Sorry for the long comment. Such a great question though!!

Anonymous said...

Thankyou Annette, your insight and honesty truly helped me when I most needed it...

Michelle Richardson said...

This is what I have been posting about both my daughters..for the last 20 days. I did the tough love route. It just pushed my daughter's too close to Satan.. I'm not willing to let go.. I not going to say good bye. This is as good as it gets.. After 13 years of fighting this battle both my husband and I realize that this is it. After rehab after rehab..jail after jail..nothing changes.. my girls have a disease. .I will be with them as long as the Lord allows me.. my girls didn't want to live on the streets, they didn't want to beg and steal..they didn't want to sell their bodies..they are sick..they didn't want to give.up the their children. .they are so ill. Their brains aren't well. They are my babies and will be by their side forever..no one else is.

Michelle Richardson said...

Cont'
In addition to previous post. My girls are 27 and 31. My youngest was raped at 13 by a close family friends son.. and that's when are world went into fighting the drug battle..and still continues.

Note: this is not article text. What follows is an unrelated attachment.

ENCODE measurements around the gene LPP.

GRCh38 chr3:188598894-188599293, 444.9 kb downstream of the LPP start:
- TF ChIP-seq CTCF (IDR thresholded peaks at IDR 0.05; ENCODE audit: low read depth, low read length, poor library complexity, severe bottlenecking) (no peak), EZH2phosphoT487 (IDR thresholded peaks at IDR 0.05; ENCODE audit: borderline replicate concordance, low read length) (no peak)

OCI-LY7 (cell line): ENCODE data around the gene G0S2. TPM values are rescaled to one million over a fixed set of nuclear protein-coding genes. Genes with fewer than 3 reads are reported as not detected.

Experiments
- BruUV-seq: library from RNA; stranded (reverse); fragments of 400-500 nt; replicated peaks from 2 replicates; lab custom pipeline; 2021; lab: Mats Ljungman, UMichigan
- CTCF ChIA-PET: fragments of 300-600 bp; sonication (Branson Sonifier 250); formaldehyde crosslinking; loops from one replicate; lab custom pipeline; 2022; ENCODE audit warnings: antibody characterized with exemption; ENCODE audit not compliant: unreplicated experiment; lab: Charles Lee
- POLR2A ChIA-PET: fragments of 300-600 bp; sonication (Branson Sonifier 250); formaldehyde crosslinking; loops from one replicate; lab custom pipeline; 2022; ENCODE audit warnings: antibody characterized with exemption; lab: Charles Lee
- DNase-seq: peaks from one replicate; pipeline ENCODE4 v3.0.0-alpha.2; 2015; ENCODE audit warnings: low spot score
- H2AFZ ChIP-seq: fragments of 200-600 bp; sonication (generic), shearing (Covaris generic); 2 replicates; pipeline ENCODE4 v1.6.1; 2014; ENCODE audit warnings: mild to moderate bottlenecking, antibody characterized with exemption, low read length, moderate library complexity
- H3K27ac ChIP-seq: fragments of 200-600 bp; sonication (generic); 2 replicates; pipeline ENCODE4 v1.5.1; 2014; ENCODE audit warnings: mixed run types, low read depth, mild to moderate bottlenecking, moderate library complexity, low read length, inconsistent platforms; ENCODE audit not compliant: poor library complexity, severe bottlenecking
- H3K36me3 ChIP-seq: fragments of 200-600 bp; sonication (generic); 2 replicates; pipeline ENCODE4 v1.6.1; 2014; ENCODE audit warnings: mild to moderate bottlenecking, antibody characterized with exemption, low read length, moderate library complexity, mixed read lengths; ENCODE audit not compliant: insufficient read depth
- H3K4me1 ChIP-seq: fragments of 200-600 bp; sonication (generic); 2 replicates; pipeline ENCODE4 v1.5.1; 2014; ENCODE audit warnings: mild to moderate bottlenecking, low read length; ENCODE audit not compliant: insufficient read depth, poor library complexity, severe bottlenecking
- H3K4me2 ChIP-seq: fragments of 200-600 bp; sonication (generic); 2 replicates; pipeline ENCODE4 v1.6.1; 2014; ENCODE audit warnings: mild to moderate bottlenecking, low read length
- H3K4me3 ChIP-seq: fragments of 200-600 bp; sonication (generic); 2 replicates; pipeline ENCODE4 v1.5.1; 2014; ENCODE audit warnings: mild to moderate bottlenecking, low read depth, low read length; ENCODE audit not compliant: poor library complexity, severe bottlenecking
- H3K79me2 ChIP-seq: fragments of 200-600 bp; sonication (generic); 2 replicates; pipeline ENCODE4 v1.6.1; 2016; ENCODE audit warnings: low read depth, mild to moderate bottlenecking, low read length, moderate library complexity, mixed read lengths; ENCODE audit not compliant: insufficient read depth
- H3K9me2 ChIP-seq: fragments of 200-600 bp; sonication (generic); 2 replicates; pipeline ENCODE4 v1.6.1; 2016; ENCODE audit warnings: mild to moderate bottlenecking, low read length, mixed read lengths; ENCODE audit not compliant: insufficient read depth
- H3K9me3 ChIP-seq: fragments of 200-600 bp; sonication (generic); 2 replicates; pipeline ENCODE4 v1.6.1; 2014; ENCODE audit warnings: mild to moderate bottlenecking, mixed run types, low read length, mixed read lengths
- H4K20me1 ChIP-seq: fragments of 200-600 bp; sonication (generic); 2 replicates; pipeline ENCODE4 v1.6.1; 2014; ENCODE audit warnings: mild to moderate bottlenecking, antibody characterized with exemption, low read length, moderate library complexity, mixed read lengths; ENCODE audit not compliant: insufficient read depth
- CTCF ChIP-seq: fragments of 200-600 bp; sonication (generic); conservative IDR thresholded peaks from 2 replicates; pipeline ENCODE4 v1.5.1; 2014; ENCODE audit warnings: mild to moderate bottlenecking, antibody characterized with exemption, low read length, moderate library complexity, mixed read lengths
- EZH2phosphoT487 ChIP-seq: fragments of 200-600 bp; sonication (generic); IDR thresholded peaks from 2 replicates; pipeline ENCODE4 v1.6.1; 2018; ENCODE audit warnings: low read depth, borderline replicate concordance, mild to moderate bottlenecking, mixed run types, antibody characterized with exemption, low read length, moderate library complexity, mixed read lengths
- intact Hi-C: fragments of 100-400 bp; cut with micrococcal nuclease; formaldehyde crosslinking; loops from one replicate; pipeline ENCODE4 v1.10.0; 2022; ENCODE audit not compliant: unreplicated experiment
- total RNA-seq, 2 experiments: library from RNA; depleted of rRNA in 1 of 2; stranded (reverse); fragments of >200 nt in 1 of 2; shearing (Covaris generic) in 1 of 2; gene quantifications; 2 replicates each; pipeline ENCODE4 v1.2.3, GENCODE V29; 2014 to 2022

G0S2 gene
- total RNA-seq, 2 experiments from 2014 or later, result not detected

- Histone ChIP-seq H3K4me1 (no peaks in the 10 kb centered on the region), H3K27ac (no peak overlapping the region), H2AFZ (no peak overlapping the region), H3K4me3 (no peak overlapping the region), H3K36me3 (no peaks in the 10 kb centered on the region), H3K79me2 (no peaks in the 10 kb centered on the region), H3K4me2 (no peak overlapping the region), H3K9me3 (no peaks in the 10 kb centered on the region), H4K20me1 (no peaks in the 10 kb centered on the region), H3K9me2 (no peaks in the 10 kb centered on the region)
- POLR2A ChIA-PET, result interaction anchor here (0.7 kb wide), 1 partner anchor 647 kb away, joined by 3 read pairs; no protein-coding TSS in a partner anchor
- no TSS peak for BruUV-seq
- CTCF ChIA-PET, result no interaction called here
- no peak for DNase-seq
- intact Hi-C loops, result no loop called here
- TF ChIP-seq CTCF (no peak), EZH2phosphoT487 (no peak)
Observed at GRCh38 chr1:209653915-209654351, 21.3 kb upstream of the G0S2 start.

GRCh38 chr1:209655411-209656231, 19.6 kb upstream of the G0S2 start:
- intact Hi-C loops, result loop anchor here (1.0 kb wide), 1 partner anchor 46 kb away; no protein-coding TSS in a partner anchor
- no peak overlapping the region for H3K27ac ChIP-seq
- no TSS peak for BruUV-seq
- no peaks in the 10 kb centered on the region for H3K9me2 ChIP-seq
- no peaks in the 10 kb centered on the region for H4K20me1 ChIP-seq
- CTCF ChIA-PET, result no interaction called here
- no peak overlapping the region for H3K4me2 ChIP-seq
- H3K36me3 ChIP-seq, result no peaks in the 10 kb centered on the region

Hattie Heaton said...

Great post. Even though your information is good, you have to be ready to hear it. I can hear it now but it took some time to get to this place.

Dad and Mom said...

Hattie, you are right. There is a process each parent must go through and at some time this is an appropriate question.

Al's Mom said...

Whoa... I never really asked myself that question. Like you... I'm a fixer! I thought I could fix him and still kind of do. I know I can't but my heart won't listen to my head.

What if it doesn't get better and what kind of relationship do I want with my son if it doesn't???? A good question I need to answer for my own sanity.

Thanks for being here for us all who are still in the heat of the battle!

Eve said...

What if it never gets better?

What type of relationship do I want to have with my son/daughter/brother/sister/mother/ father/friend or whoever your addicted loved one happens to be?